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Summer Love / Tony Morgan Studio

Artist Name:
Tony Morgan Title: Summer Love Genre: Rock  Rating:


Microphones: AKG, Shure

Outboard: AKG, Alesis, Mackie, Steinberg

Software: Cubase (WIN), Toontrack

Instruments: Stratocaster, Precision Bass, Epiphone Les Paul

Amplifiers: Orange, Line 6

Production Notes and Credits

“Summer Love” is a male vocal rock ballad. Tony wore all the hats on this project.

Reviewed By Marty Peters

Yet another ambitious OMB (one-man band) submission, this one has a bit of a back story. Tony tells us that the track was initially written and recorded in the mid-1980s and that this re-recording is an attempt to give the song its due with a bit of freshening up. Tony, we are pretty sure that most of your fellow recordists, myself included, would love to take another whack at our older work, hindsight being what it is. So how did things turn out? Well, hard to say for sure since we lack access to the original. That said, let’s see how this version stands up. From a composition and arrangement standpoint, ‘80’s rock ballad’ certainly nails it, complete with drum programming, big synth pads, and big guitar solos, along with a fair amount of vocal processing. Starting with the drums, Tony wisely keeps things minimal here, primarily a snappy kick drum accompanied by a side stick snare rhythm and various shakers tracked via his Superior Drummer software. As for the bass, it’s mostly a whole note affair, tucked pretty far back in the mix and somewhat obscured by the synths. Speaking of synths, Tony has them upfront and present—certainly not a wash or pad type placement, but given the track’s vintage, totally acceptable to our way of thinking.  The electric guitar solo is also upfront and present—in fact, too much so. Energy shifts and balance can be a tricky thing to navigate in a mix, but when the solo volume exceeds that of the lead vocal as it does here, we have a problem. Regarding the vocal, once again we are donning our 80’s glasses. In a modern setting, we would most assuredly find an issue with the amount of delay and other processing. In the context of the song’s origin however, the processing is appropriate. After all, who’s gonna be the one to tell Hugh Padgham and Phil Collins to lose the gated drums on “In The Air Tonight!”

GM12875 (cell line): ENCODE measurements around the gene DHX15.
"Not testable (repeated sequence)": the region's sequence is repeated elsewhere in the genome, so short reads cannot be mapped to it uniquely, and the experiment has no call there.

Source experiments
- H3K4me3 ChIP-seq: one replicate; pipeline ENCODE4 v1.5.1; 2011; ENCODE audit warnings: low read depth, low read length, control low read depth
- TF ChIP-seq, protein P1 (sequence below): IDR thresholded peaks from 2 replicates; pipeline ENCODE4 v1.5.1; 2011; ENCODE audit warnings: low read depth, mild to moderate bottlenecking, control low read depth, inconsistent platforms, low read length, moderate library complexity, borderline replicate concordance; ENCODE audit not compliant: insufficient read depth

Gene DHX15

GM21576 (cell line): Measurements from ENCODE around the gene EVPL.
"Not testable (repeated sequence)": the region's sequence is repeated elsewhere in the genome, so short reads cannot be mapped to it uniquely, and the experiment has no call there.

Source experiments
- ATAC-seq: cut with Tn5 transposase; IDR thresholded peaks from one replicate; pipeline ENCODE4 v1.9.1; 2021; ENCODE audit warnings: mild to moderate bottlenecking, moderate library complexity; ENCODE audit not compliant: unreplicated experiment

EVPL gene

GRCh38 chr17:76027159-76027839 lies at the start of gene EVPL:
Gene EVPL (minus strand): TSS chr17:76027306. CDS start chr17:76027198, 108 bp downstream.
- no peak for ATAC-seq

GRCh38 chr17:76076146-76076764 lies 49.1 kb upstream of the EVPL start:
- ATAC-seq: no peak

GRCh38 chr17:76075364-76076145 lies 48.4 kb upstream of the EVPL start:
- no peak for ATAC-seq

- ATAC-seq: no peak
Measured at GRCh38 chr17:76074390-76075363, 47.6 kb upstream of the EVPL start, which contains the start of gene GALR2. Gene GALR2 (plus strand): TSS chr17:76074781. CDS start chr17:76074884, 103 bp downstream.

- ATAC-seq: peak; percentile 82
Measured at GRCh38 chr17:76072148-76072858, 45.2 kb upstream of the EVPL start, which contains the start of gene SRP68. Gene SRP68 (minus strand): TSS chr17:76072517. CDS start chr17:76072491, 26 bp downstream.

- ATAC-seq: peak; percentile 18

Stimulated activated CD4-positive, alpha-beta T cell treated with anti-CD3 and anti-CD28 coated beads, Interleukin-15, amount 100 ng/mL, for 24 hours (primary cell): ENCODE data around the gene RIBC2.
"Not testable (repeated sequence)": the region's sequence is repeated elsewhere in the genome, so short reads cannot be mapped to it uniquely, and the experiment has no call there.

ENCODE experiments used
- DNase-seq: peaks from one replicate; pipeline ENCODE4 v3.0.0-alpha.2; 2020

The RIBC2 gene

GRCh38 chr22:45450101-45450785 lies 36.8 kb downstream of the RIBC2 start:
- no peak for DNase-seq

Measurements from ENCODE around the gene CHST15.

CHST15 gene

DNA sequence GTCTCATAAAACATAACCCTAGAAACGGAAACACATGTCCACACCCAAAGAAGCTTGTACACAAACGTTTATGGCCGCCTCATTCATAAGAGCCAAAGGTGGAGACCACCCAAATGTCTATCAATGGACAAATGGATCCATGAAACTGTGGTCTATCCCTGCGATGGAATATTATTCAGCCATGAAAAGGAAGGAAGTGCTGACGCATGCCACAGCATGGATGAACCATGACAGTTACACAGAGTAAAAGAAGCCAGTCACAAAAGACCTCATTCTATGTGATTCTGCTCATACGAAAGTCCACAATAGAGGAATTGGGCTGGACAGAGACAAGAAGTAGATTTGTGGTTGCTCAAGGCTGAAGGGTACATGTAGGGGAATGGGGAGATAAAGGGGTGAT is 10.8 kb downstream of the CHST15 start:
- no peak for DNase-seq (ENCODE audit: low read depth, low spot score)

Intent dear readers, always back to intent. Tony had a specific goal in mind for his recording and nailed it for the most part. As for suggestions, the lead guitar volume is disrupting the mix. We urge Tony to align it more with the volume of the vocal or synths to avoid energy fluctuations in the mix.


Back to the future.


Tony Morgan, [email protected]


Readers’ Tracks